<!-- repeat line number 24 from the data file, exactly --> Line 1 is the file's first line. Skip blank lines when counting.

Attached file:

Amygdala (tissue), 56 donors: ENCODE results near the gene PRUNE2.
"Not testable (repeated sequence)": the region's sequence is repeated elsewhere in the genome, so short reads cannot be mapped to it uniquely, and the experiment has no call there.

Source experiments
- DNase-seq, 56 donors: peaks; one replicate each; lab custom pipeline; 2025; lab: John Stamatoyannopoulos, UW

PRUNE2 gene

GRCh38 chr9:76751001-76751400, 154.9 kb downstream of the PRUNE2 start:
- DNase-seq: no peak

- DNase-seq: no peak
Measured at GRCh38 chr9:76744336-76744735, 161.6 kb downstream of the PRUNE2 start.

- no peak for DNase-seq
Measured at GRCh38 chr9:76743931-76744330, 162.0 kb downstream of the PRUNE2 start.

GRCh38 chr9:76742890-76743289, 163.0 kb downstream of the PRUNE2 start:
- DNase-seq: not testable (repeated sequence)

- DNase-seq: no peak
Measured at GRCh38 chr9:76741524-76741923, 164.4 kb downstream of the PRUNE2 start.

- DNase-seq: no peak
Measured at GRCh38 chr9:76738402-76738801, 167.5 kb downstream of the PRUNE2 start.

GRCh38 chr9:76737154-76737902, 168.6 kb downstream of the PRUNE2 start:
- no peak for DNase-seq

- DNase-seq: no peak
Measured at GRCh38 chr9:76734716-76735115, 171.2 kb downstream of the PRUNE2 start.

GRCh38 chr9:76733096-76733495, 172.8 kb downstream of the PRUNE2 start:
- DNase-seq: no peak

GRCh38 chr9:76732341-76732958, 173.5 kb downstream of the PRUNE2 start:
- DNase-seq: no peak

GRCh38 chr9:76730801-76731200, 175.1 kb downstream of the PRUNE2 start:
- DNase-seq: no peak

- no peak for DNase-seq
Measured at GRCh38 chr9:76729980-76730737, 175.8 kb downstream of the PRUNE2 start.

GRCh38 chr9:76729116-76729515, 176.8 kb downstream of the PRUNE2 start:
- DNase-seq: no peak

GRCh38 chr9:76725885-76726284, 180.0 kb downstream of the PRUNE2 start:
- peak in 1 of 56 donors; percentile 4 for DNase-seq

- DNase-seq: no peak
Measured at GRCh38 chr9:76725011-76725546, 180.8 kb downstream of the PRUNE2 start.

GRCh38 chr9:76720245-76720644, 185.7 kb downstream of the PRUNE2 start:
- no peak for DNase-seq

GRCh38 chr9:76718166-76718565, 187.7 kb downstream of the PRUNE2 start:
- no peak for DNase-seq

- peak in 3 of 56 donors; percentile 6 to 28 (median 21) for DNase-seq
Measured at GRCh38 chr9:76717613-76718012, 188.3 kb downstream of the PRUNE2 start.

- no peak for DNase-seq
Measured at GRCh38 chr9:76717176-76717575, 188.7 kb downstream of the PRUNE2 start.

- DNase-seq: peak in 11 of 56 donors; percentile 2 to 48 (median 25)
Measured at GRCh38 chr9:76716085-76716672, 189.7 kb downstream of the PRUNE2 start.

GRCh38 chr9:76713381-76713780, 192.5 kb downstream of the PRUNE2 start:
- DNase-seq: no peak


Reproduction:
GRCh38 chr9:76732341-76732958, 173.5 kb downstream of the PRUNE2 start: